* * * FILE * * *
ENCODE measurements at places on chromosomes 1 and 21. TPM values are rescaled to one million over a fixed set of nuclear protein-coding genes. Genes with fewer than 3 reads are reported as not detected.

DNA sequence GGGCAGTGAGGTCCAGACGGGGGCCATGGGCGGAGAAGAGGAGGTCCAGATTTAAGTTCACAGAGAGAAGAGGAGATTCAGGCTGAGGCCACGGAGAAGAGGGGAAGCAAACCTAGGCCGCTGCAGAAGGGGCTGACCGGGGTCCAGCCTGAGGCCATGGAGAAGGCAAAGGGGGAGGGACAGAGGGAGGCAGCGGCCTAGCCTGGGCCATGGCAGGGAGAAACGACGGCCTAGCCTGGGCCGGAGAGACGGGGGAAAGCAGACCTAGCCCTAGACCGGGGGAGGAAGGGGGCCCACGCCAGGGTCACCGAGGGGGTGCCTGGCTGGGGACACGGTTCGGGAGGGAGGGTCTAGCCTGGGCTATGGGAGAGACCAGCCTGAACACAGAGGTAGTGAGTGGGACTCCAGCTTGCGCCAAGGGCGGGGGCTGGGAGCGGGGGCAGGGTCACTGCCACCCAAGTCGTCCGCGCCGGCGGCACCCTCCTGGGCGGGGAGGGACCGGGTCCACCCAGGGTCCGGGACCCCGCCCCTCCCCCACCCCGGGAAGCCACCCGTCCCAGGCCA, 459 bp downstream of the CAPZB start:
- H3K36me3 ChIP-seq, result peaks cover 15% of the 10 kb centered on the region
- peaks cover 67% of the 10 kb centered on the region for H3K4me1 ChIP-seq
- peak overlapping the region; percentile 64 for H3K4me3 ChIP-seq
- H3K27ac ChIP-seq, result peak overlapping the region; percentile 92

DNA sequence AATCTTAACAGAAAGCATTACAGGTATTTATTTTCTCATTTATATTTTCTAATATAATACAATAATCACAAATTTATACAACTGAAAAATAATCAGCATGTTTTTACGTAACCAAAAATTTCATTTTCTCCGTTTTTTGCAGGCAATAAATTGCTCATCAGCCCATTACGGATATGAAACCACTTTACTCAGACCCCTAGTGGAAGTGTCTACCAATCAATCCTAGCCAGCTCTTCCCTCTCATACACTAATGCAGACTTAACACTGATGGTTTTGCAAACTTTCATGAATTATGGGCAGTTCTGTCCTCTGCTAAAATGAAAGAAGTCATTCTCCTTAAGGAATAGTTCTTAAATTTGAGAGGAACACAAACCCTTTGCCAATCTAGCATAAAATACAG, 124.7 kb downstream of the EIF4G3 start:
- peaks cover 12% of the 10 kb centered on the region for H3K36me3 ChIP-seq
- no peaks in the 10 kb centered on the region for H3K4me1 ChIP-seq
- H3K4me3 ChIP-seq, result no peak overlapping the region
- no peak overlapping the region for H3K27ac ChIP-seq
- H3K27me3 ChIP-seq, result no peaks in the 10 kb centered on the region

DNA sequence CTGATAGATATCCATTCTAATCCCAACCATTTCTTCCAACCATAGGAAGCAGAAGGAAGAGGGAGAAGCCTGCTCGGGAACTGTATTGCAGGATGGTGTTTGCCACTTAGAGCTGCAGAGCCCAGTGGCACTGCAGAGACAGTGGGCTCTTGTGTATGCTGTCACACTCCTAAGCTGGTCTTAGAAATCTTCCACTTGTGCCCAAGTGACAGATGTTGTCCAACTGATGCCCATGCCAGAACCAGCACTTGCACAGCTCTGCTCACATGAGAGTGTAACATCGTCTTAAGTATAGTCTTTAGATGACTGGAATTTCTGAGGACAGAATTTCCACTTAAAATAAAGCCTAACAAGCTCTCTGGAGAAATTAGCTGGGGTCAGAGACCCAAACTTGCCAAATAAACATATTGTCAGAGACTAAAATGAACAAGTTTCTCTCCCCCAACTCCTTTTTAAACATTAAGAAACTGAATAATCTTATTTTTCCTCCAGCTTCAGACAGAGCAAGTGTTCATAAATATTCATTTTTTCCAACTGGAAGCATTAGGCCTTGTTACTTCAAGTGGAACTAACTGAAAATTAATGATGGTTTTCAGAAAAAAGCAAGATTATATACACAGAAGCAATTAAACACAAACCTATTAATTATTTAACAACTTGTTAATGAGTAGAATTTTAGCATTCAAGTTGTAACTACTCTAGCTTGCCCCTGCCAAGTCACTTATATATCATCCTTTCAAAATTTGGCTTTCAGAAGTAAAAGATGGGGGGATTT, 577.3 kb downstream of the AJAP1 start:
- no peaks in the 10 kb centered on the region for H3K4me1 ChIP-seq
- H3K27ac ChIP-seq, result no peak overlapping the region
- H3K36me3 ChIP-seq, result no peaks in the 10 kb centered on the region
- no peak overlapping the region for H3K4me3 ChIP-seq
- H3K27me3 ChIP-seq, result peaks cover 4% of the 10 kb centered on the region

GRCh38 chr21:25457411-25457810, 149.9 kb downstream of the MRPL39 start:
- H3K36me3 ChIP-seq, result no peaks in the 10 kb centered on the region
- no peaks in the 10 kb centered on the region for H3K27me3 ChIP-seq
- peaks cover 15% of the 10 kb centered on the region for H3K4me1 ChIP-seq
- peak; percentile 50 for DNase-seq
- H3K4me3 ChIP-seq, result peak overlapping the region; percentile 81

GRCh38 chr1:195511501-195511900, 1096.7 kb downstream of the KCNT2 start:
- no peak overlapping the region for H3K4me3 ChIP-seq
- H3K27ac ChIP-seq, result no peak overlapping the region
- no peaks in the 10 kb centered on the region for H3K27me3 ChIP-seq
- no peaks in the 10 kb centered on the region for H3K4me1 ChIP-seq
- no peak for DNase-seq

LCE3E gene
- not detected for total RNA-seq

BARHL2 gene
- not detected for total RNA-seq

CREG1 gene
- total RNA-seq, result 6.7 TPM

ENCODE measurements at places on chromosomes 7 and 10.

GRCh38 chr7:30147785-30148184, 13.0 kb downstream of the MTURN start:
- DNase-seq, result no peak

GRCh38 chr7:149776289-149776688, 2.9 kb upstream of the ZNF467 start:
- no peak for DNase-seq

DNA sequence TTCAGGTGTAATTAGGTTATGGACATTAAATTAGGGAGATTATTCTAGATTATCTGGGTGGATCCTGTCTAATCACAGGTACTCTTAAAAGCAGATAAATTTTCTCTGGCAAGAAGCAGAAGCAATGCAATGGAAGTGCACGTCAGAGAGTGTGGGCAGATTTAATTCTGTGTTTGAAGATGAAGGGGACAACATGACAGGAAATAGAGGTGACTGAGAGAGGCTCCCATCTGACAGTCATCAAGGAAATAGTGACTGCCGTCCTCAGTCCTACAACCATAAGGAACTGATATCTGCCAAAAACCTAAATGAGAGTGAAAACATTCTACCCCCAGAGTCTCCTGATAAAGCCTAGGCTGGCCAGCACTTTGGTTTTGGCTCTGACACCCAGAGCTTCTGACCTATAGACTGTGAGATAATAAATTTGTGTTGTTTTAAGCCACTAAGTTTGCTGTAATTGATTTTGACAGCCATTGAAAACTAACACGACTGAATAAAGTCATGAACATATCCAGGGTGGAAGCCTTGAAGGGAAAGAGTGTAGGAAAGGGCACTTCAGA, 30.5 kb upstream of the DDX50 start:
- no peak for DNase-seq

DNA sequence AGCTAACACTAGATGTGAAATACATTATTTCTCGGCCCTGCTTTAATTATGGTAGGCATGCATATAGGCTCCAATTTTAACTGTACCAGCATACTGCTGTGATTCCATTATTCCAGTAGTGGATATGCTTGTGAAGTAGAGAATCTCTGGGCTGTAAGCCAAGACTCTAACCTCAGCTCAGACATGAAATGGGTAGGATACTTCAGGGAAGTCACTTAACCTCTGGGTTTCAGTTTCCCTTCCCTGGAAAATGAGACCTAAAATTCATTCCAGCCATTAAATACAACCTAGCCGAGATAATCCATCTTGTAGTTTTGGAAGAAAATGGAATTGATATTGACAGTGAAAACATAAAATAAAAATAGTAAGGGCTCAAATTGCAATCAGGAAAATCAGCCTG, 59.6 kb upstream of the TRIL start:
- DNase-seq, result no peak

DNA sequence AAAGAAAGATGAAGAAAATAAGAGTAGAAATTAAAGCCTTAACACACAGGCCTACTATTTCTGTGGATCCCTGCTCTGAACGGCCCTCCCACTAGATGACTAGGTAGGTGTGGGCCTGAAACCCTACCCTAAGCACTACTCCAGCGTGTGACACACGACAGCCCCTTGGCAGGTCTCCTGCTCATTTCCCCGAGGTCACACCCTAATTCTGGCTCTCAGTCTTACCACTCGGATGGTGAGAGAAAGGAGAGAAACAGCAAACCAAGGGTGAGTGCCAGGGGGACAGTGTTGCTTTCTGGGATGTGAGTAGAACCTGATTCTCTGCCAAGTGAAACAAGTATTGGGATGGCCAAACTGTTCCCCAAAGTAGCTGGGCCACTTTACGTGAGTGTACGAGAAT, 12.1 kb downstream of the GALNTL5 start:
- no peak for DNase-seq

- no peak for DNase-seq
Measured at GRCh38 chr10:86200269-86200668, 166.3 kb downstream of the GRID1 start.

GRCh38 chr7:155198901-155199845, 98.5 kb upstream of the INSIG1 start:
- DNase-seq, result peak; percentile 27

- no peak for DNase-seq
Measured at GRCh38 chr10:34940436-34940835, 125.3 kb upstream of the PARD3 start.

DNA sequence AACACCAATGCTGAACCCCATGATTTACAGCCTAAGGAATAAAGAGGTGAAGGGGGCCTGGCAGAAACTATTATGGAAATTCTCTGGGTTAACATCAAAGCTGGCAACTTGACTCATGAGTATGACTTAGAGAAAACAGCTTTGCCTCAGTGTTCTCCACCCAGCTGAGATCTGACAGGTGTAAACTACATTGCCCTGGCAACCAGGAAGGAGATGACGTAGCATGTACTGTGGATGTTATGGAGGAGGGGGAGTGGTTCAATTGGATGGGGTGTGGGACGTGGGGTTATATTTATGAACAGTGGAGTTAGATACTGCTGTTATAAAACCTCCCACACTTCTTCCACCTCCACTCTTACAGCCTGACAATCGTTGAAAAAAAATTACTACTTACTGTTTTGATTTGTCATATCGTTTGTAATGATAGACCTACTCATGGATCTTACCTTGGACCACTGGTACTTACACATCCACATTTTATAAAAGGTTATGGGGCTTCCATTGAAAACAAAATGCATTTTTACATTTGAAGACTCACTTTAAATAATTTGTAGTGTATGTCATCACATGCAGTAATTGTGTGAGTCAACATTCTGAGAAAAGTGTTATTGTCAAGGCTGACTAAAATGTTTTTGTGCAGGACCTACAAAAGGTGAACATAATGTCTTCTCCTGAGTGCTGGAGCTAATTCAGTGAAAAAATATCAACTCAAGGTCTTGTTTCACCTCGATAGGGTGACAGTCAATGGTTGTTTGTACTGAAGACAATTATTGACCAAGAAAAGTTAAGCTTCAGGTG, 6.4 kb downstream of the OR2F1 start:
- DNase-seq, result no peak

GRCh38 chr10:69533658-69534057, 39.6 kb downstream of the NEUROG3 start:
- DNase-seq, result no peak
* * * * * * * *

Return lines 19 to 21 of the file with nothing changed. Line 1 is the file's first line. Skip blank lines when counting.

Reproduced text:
GRCh38 chr21:25457411-25457810, 149.9 kb downstream of the MRPL39 start:
- H3K36me3 ChIP-seq, result no peaks in the 10 kb centered on the region
- no peaks in the 10 kb centered on the region for H3K27me3 ChIP-seq